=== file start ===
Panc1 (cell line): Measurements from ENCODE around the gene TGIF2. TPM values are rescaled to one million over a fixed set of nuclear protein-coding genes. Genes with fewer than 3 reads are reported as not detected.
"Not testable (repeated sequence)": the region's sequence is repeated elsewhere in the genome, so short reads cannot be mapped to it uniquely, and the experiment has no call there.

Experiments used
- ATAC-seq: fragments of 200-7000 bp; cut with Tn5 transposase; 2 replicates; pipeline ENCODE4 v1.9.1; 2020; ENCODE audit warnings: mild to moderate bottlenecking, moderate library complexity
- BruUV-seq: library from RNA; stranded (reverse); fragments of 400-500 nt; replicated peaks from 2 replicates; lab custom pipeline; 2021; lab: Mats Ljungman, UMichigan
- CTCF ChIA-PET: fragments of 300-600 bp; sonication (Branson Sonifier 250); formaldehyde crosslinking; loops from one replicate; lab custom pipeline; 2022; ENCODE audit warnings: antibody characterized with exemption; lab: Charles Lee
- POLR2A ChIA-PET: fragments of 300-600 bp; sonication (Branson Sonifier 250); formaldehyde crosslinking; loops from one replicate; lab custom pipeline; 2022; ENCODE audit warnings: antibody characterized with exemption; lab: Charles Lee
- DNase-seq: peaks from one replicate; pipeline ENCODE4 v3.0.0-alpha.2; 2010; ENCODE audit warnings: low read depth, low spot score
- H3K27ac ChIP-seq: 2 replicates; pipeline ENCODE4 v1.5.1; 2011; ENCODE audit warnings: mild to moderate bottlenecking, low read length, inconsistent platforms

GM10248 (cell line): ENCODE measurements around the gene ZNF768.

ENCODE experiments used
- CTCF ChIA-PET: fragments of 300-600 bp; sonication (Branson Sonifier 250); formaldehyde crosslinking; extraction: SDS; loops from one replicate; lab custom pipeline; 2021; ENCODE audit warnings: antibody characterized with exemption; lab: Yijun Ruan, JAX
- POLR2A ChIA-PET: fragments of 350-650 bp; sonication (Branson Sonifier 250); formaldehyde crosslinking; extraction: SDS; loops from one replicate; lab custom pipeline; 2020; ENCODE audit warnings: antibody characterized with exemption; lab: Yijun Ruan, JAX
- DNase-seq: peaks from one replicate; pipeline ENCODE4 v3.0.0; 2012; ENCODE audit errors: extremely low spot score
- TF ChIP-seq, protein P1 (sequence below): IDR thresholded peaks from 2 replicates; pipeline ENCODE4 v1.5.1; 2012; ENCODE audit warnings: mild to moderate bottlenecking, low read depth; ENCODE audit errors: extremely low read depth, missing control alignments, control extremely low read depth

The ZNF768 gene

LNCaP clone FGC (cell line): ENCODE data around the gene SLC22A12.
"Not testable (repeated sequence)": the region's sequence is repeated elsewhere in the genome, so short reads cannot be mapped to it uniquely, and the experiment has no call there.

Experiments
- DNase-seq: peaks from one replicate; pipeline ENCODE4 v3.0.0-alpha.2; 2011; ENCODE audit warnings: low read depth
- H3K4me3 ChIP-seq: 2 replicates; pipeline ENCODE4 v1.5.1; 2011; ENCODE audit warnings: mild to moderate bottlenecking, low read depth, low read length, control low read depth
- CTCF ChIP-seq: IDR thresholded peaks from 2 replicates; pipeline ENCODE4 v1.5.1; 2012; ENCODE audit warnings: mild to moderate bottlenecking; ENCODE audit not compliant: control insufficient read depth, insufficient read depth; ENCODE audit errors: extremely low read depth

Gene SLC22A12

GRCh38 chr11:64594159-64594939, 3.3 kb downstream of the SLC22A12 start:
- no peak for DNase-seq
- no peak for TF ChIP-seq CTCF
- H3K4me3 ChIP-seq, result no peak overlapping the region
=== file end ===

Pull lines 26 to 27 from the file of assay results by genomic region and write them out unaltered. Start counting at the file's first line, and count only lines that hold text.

- no peak for TF ChIP-seq CTCF
- H3K4me3 ChIP-seq, result no peak overlapping the region